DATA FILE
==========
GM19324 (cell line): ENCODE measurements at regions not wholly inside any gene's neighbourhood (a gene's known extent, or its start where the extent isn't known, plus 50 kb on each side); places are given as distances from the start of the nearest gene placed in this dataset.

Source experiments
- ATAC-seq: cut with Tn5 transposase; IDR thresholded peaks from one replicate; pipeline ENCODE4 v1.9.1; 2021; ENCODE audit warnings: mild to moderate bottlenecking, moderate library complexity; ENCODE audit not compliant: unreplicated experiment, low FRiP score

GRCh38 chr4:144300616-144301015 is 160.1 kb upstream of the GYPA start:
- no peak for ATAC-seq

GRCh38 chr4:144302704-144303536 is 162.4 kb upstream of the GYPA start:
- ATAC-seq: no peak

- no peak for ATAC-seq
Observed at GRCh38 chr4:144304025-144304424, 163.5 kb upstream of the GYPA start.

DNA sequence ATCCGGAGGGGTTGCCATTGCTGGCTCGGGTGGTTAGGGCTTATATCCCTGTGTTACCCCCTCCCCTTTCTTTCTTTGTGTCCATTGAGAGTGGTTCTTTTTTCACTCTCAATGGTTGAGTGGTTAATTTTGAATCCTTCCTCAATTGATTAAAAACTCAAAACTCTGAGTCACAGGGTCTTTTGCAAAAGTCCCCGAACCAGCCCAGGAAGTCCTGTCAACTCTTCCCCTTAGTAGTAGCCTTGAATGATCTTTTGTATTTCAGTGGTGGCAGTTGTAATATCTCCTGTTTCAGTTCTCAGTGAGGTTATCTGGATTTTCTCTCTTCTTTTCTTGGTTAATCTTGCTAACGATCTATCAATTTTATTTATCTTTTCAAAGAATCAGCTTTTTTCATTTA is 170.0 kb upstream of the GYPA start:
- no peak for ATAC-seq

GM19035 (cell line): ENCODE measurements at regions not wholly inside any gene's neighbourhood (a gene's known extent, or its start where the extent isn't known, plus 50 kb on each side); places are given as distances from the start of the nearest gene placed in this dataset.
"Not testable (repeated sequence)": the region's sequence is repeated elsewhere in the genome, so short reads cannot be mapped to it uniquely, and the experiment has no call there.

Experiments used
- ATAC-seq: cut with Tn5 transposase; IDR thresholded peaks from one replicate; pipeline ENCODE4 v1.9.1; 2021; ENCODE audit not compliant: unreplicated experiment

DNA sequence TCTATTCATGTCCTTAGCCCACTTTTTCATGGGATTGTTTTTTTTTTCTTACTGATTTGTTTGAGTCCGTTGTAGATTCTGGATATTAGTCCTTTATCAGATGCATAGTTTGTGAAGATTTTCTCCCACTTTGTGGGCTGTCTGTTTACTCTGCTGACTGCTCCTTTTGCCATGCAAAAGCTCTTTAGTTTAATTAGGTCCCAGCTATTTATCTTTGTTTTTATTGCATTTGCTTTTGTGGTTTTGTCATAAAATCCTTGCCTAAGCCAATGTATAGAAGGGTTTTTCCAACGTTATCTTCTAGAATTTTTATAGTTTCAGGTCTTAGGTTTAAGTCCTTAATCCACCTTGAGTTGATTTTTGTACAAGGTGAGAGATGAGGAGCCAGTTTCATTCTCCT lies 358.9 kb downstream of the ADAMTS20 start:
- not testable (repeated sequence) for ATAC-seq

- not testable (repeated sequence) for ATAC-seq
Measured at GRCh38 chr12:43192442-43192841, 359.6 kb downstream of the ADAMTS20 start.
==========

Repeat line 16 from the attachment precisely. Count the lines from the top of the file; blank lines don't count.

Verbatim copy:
DNA sequence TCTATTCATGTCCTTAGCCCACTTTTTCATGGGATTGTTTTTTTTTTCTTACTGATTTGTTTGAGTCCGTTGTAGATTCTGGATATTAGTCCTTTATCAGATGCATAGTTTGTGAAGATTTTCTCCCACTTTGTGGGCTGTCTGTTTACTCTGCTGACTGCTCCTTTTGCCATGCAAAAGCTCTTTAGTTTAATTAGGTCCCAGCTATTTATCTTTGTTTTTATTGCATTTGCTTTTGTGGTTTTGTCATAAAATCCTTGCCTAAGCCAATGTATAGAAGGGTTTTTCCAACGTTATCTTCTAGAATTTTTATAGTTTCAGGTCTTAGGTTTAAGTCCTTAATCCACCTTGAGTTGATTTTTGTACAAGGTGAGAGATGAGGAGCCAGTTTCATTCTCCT lies 358.9 kb downstream of the ADAMTS20 start: